Nematode populations vary throughout a field, so multiple areas of the field should be sampled to provide an accurate evaluation of the entire field. Using a soil probe or hand trowel, collect 20 to 30 soil cores from a 5-acre block, at a depth of 6-8 inches, along either a grid-like or a zig-zag pattern across the field. Combine the soil cores in a clean plastic bucket and remove a smaller subsample from this larger sample to submit to the Nematode Assay Laboratory. Detailed sampling instructions and sample submission forms can be found at the NCDA&CS Nematode Assay Laboratory sampling guidelines.

The standard nematode soil assay cannot differentiate between specific root-knot nematode species, due to the highly similar appearance of these nematode species under the microscope. Root-knot nematode species identification can be obtained through a molecular assay at a diagnostic lab. This molecular diagnosis must be requested when submitting a sample and usually requires an additional fee. When requesting a molecular assay, it is helpful to include roots with distinct root galls at the time of sample submission as well as an accurate crop history, information about fertility, herbicides, and cultural practices to aid in diagnosis.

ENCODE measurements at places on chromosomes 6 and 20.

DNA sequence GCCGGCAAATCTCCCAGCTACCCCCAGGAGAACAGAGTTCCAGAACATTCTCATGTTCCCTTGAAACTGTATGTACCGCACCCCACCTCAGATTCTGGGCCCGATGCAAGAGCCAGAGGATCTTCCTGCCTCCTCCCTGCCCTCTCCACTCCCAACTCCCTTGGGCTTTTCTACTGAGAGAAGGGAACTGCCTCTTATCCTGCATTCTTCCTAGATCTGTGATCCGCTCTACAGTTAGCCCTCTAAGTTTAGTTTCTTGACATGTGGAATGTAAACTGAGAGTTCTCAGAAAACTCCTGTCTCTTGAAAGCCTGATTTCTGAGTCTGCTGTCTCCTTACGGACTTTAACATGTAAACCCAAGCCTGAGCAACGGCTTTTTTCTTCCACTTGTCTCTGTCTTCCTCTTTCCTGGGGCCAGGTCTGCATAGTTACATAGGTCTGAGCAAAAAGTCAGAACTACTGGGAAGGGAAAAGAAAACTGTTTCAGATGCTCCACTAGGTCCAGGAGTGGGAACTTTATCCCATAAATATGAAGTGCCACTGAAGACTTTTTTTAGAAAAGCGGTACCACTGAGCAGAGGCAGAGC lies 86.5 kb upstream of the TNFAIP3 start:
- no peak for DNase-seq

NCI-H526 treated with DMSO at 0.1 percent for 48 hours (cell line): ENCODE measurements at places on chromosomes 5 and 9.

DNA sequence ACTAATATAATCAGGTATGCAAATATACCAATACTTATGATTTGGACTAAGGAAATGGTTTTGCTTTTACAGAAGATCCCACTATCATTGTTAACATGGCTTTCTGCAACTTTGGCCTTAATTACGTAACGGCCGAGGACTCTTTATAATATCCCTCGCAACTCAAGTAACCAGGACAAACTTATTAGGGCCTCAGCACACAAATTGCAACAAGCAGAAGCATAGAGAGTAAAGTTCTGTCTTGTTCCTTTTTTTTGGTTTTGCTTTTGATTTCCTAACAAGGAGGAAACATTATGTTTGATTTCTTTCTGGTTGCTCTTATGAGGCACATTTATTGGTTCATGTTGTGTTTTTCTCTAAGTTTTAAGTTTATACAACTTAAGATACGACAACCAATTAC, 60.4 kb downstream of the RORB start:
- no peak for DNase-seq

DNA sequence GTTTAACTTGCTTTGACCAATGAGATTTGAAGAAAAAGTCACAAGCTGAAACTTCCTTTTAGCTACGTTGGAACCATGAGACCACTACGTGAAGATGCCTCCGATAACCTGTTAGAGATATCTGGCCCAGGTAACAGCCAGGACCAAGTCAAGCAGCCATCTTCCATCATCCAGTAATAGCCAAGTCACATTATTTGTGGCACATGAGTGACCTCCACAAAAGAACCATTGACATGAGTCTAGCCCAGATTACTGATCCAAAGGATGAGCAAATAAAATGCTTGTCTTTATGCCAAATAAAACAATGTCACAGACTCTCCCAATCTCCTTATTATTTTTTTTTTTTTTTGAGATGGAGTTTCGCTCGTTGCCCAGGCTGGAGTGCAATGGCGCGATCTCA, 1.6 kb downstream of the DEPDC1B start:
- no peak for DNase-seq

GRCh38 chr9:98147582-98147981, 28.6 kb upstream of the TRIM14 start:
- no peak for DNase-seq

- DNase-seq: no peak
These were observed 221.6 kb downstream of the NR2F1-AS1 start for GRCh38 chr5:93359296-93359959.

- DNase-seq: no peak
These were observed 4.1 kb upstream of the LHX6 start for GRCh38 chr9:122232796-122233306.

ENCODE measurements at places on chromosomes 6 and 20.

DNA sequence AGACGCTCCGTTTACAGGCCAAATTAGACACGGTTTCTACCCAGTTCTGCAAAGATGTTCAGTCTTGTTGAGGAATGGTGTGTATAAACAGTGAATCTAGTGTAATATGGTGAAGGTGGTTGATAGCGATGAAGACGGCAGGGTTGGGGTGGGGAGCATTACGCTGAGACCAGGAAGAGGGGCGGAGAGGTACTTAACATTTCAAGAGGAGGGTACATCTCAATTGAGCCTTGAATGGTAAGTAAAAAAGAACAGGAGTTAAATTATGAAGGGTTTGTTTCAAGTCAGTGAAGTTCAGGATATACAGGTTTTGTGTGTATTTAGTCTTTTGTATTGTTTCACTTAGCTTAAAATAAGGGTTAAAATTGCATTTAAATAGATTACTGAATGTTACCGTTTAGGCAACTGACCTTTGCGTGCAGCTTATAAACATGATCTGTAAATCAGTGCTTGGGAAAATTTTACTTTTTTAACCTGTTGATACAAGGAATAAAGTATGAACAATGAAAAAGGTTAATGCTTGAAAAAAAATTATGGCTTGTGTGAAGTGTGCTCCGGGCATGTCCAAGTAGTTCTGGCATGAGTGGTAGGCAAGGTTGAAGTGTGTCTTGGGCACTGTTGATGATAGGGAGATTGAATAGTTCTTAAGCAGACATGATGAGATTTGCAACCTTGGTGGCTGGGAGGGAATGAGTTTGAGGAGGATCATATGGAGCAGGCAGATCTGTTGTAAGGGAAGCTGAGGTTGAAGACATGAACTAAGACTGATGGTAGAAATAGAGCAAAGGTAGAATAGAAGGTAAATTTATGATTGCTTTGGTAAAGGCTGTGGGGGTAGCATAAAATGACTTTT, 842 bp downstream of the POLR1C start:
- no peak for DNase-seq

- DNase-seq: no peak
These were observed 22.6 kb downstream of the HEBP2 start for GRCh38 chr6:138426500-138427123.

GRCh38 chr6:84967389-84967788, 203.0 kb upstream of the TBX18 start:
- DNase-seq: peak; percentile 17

General Management

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Managing root-knot nematodes can be difficult due to their broad host range. Routine soil sampling for nematode analysis is important to better understand if root-knot nematodes are present in the field and if their population densities pose a risk to the tobacco crop. Although soil samples for nematode analysis can be collected anytime in which the soil is not frozen and in good condition, sampling is best conducted in the fall, around harvest time, prior to Thanksgiving when nematode numbers are at their highest. It is valuable to know what the nematode pressures are in a given field to select the proper management tools.

Exclusion and Sanitation

Root-knot nematodes can be moved in infested soil via equipment, vehicles, tools, or shoes that have entered the field. Equipment from nematode-infested fields should be sanitized before moving to unaffected fields. Workers should also sanitize shoes after working in nematode-infested fields. Working in fields with known high populations of root-knot nematode last will reduce time and effort needed for sanitation of equipment.

Resistant Varieties

Host resistance is one of the most cost-effective management tools for managing root-knot nematodes. Tobacco varieties are available with resistance (conferenced by a gene called Rk) to races 1 and 3 of the southern root-knot nematode (M. incognita) and race 1 of the peanut root-knot nematode (M. arenaria), which are listed in the Flue-Cured Tobacco Guide. Currently, nearly all the commercially available tobacco cultivars sold for growing in North Carolina and South Carolina possess this resistance. However, no commercial tobacco varieties with resistance to M. enterolobii are available at this time.

Crop Rotation